So they may have told us they were shipping 20 units you know, of this jacket in the box. And when we open the box, we have 18 units of this jacket. So you know, through the course of trying to peel away the layers of the onion, if you will, to try to understand the problem, you have to start having conversations with those suppliers and through that, those conversations, we decided to go visit the suppliers.
And in that, in that visit, we were lucky enough to see a situation where they didn't have enough product to pick for a particular item that we were ordering, but yet they never went back and adjusted the inbound ASN to tell us that they were short-shipping us.
So that's a great example of a problem that came about because of a guideline that wasn't met. And then the beginnings of a really strong relationship with this supplier, because instead of just kind of charging back, we took the time to talk to them, to go visit them to see the process, identify what it was.
And then ultimately, when that problem was rectified, it was rectified for shipments, you know, going forward for many, many months and years.
Lori Boyer 11:47
I love that. And if you are a supplier and you're listening what a great opportunity to let somebody come in and kind of look at your processes. That takes a little bit of, you know, you could be a little scared, but that's part of that relationship building too.
What do you feel like are maybe some of the hurdles or, or why is this, the relationship aspect kind of overlooked? Like you said, you had years and years where that wasn't the focus at all. Why is that common in our industry?
Jill Barron 12:13
I think that it can be overwhelming. It can be overwhelming for a lot of people that not know where to start.
You know, they may have a supplier list. That's huge. They may have thousands and thousands of suppliers. Like, how do I start? Where do I start? They're not going to listen to me. We're, we're just a small fish and, you know, in the big sea of, of who they sell to. So I think it's really about having the courage to not let any of those things get in your way.
And, and just to go for it, and just start.
Lori Boyer 12:47
That's interesting because I can see how if you're maybe a small company, you're thinking, Oh, you know, they're not going to listen to me. But on the positive, you don't maybe have a thousand suppliers, right? So it's a great time to start when you can get to know all of them.
And on the flip side, obviously, when you have a lot, it's easier to kind of like technology just run and say, oh this numbers. They're not performing well, goodbye. Instead of trying to work on the relationship. That's really interesting. Yeah, so, what are maybe some of the less obvious benefits? What are some of the benefits that people don't think about?
Obviously, you know, you said there may be efficiencies or gaps here and there. What are some of the things that people, benefits people get that they wouldn't think of?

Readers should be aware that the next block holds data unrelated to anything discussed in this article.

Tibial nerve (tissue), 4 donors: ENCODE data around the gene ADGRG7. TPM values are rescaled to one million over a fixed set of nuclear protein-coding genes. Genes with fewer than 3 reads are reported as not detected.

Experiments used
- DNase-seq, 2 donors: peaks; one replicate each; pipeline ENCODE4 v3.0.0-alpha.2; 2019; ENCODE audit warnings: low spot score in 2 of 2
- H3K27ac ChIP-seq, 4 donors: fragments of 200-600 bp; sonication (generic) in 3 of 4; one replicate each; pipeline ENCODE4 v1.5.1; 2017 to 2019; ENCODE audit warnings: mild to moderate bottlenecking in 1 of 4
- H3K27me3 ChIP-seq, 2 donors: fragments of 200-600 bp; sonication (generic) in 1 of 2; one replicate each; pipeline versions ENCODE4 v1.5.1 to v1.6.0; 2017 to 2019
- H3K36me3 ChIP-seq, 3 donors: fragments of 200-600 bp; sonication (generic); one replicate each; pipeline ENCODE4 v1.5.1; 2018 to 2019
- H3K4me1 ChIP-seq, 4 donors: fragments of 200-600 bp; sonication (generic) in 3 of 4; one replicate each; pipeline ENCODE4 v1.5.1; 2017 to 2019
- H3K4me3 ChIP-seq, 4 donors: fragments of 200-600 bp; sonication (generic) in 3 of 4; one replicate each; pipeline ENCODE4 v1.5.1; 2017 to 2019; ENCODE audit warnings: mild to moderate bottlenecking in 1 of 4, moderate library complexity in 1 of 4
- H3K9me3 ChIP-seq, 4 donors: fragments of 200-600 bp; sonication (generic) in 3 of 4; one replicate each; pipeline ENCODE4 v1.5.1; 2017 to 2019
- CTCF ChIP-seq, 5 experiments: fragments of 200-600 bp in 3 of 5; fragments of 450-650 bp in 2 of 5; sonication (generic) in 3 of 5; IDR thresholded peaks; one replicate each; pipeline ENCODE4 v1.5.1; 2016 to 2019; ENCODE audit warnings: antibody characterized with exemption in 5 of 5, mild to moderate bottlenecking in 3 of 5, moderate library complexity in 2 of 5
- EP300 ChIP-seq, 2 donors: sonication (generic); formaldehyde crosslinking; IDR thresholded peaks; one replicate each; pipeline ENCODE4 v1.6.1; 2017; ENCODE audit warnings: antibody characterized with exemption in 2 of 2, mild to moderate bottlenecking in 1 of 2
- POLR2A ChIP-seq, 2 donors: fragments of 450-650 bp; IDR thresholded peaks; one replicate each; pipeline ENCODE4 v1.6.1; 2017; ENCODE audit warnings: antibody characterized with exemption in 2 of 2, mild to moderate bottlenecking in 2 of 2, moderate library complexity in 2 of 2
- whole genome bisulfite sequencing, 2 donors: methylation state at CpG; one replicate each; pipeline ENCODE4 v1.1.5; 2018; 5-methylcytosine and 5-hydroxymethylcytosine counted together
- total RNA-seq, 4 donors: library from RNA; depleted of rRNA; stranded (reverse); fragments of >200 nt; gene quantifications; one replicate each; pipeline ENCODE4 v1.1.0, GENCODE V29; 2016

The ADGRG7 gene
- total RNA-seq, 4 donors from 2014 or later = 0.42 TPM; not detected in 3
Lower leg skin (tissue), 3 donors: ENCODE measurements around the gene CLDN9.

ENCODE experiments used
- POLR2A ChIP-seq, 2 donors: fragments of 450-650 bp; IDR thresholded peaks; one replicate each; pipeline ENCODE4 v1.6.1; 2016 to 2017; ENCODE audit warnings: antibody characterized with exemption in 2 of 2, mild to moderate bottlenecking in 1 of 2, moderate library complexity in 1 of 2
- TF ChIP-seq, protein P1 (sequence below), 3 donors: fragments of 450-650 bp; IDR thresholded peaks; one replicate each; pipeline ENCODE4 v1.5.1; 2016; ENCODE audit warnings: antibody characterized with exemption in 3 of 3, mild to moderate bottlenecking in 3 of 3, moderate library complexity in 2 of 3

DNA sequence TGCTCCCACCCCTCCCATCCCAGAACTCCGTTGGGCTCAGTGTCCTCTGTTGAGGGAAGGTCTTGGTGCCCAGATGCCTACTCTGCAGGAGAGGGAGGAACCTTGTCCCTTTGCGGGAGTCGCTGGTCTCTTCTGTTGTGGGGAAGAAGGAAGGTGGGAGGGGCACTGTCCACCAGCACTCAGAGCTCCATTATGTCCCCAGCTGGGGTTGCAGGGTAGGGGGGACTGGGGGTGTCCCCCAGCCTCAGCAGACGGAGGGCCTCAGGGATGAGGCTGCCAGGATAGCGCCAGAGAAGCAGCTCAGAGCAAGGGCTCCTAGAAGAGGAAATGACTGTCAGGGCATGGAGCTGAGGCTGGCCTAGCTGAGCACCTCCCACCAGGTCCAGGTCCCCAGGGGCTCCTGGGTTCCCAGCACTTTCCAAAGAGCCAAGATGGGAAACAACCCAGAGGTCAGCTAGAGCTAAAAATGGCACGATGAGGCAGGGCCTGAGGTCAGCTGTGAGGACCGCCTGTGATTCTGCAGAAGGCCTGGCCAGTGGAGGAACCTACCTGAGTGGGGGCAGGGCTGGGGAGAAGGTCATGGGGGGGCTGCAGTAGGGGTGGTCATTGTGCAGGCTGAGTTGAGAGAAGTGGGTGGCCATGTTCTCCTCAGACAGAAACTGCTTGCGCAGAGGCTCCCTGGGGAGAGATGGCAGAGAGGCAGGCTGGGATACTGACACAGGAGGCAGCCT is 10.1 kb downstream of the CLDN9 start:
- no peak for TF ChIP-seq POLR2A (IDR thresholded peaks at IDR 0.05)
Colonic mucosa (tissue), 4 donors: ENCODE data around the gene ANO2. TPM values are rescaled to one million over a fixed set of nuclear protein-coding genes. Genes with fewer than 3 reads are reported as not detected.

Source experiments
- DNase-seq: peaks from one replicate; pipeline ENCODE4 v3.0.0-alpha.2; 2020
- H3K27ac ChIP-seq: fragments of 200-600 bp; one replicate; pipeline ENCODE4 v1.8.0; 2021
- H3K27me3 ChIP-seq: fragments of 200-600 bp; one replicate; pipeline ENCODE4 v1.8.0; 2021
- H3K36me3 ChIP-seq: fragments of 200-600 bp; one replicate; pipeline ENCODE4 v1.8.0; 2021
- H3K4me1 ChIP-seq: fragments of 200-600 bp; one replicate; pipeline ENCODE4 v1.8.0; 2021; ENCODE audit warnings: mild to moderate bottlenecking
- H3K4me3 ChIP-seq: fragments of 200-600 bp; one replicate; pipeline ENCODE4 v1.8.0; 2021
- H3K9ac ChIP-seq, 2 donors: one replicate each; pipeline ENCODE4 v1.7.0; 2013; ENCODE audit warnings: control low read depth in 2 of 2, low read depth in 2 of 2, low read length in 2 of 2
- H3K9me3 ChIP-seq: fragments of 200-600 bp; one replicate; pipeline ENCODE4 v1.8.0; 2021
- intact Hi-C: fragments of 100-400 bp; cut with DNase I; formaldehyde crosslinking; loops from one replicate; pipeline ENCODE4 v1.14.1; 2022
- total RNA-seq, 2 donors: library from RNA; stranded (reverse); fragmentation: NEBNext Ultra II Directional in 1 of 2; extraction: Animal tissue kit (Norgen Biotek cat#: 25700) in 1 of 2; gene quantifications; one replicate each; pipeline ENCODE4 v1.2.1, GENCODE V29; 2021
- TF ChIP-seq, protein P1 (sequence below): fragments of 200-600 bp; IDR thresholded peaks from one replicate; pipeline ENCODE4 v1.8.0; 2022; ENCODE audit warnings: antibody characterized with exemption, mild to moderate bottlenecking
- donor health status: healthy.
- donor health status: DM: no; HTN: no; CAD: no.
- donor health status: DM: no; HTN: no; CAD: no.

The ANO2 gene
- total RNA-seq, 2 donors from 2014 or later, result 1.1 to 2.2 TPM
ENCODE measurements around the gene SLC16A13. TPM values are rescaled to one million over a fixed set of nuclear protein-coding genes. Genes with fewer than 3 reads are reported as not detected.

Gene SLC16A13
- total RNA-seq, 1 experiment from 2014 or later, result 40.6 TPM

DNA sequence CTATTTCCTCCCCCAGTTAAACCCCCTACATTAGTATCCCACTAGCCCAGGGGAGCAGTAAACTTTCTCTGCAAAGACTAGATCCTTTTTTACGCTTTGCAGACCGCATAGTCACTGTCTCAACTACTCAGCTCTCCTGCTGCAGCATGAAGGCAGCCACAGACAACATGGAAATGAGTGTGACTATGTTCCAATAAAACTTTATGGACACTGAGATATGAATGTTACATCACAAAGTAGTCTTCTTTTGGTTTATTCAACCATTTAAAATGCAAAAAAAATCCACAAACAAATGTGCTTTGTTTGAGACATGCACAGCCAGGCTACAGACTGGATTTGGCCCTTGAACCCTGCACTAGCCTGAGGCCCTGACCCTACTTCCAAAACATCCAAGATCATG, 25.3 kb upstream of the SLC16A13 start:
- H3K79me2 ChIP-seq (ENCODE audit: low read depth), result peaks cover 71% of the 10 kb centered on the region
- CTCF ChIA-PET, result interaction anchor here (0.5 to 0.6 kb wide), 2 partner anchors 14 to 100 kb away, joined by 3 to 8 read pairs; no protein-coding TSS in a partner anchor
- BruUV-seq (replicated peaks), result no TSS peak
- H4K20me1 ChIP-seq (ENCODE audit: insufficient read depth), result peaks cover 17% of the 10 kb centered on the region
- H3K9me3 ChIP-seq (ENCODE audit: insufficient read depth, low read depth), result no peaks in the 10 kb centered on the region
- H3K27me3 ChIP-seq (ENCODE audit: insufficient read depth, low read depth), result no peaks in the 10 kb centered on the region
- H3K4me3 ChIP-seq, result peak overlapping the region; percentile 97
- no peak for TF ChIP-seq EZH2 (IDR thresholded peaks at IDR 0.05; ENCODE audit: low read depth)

Jill Barron 13:27
Yeah, so I think that's a great question because when you think about supplier relationships, a lot of times you think about how those relationships benefit that happens within the four walls of a DC. And in our experience, I say our, myself and my, my team that I had at this luxury retailer, they were all very passionate about relationships. What we found was our relationships on the supply chain side really started to seep into other areas of the business, like the merchants or the buyers.
A lot of times that when you, when a vendor or a supplier feels that the retailer or their partner is meeting them halfway, right? They're not coming, you know, hitting them over the head with a hammer all the time and, you know, charging them back. They're a lot more willing to come up with concessions, like whether it be sell through you know, guarantees or helping with markdown allowances when product doesn't sell or potentially giving more in advertising allowances.
Right. So, you know, what we found is typically a supplier's pie of money that they have to spend is only so big, right? And when there's punitive charges that kind of result in a poor relationship, that takes up a big piece of that pie. And when you eliminate that or significantly reduce that, and then you start having really positive collaborative conversations, the more willing suppliers are to maybe spend a little bit more on those other pieces of the pie that are more beneficial for both businesses.
Lori Boyer 15:15
Yes, I absolutely I, I have worked in a past life in a couple of other industries. And I've been really surprised that I've jumped into logistics and supply chain and how very critical relationships are in this industry. More than in many others I've seen, and if you're not actively working to build those relationships I think that that can be a big detriment to you.
We have people call us here just an EasyPost who ask for advice all the time. You know, just talking, wanting to talk to their CSM or something and get advice like, Oh, I want to go international. What would that look like for my business? Or I'm looking to expand these areas or out of DC, you know, can you give me advice?
And, and that sounds like that plays into it.
Jill Barron 16:01